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So me and my husband have been seperated for 4 months now and we. have decided to get back together. We have a daughter and were renting before. We are in the process of getting a new house to rent. Things are good. We have a appointment with a marriage councellor, we are seeing a financial councellor and we are finally communicating about our goals and everything in general.

The problem is my family (mother and sister primarily). I have been living with them while we have been separated. They have always loved my husband and he did something that they didn't approve of (I can't tell you but its totally forgivable) They are very cold and mean spirited and just can't seem to forgive. Anyways that is not the problem. My problem is that I havne't told them we are getting back together yet but have to as its approaching in 2 weeks. They are very controlling and never let me get a word in. Do you think telling them by email about me and my husband is approppriate or should I do it in person? Regardless I will have to talk to them about it but I thought telling them the most important part by email would give them time to think about what they are going to say rather than attacking me. They want to control me and especially my daughter but I can't allow it to happen. Living with them this past 4 months has really allowed me to get to know them better and I am not sure I like this side. I really just want to focus on getting my family back(me,husband and daughter) and do not need their negativity.

Any help would be great!
 

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Not a good idea to provide reconciliation information before you are out and settled. Telling your mother and your sister, you are moving out to rent elsewhere prepares the way for your leaving; just don't mention anything about jointly renting with your husband. Also keep them away from helping you with the move or coming into contact with your husband before the move. Let them find out after you have moved in and been away for a few days.

I could write reams about the meddling of family and friends when there is a marriage breakdown/divorce. Yes we need our families when it all falls apart and we are broken and need practical/financial/emotional support as we go through it and start to emerge from it. The only problem is that family and friends, whilst thinking they are protecting one of their own, get locked into maintaining the enemy status of the ex. As you the person whose relationship fell apart starts to hurt a little less, finds some inner peace, begins to remember the things you loved about your ex, starts to forgive and take some responsibility for what went wrong, your family and friends are still in rescue you/protect you/cut off your ex mode.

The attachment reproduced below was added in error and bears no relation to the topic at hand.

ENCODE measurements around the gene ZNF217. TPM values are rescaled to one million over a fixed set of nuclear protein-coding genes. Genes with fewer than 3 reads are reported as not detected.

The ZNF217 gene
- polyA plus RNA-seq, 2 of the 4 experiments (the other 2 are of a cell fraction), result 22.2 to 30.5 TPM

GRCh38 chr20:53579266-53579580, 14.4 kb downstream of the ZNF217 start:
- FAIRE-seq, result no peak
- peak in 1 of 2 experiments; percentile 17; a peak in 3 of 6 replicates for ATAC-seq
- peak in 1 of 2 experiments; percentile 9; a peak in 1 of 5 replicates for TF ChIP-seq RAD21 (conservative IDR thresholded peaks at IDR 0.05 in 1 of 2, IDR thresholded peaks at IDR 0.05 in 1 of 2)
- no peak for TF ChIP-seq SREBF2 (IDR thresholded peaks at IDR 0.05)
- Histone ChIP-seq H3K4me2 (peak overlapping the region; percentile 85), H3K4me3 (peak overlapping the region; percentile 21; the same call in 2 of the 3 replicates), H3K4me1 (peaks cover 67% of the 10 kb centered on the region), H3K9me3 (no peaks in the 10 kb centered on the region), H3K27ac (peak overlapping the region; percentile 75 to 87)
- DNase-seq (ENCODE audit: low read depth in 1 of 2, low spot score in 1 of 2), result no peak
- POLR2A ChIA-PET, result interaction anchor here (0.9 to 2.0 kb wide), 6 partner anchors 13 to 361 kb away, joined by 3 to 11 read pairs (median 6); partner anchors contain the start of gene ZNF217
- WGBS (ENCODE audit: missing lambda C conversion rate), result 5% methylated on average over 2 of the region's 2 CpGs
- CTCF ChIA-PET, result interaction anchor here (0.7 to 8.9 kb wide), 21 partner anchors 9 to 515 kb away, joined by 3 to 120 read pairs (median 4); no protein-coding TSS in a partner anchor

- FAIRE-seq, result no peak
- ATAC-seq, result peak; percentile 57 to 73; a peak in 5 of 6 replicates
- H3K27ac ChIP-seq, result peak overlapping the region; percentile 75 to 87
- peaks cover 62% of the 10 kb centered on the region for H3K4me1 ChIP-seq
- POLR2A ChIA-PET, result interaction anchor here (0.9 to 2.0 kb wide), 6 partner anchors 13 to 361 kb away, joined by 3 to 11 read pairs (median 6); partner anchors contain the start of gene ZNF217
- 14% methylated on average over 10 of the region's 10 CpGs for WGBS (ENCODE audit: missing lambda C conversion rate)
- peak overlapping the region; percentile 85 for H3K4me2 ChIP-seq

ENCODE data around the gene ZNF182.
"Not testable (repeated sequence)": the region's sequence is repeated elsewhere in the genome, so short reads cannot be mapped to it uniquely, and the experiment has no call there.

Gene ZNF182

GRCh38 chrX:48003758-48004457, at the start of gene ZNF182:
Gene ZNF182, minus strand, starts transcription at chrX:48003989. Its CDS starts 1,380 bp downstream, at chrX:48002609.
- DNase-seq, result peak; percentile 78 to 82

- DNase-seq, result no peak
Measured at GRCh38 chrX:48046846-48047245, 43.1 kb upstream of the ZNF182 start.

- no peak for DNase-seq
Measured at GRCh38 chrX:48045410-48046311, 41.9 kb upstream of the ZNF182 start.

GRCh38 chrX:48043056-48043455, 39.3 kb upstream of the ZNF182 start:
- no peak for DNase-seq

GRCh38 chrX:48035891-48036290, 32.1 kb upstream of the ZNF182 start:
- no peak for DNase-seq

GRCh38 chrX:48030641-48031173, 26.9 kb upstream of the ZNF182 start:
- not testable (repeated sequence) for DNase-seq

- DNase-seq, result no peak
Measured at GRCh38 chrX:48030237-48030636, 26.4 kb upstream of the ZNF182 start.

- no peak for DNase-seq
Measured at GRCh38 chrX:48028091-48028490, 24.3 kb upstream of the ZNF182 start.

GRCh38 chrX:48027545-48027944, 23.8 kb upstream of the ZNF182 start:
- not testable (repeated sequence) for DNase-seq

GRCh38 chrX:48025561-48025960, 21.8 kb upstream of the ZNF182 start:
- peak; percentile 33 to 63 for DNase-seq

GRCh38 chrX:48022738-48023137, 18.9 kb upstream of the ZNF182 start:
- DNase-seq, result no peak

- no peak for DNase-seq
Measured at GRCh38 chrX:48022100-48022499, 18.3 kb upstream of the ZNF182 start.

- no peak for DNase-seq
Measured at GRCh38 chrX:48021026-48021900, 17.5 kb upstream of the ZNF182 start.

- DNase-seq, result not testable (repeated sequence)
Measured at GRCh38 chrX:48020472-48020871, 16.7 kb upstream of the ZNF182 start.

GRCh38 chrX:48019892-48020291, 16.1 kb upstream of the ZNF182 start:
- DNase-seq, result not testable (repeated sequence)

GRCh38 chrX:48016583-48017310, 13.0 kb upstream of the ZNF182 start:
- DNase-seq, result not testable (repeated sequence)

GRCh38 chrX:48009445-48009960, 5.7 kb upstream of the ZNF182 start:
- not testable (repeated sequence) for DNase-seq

It is hard for them to come back from this as their relationship with you is now defined by and based on what you have gone through. Your vulnerability has now placed them at the centre of your life and giving up this role is very hard for your family and friends as the return of your ex means they will get pushed out from being your advisors and confidants. They now believe they know what is best for you because of all you have shared and having been there to support you through it. Some of them will see your getting back with your ex as a personal betrayal even if they will dress it up as being about protecting you from getting hurt again. There will be talk about how little you think of yourself to get back with the ex and what a bad example you are setting for your children. This would all be true if you had been in an abusive relationship be it emotional or physical.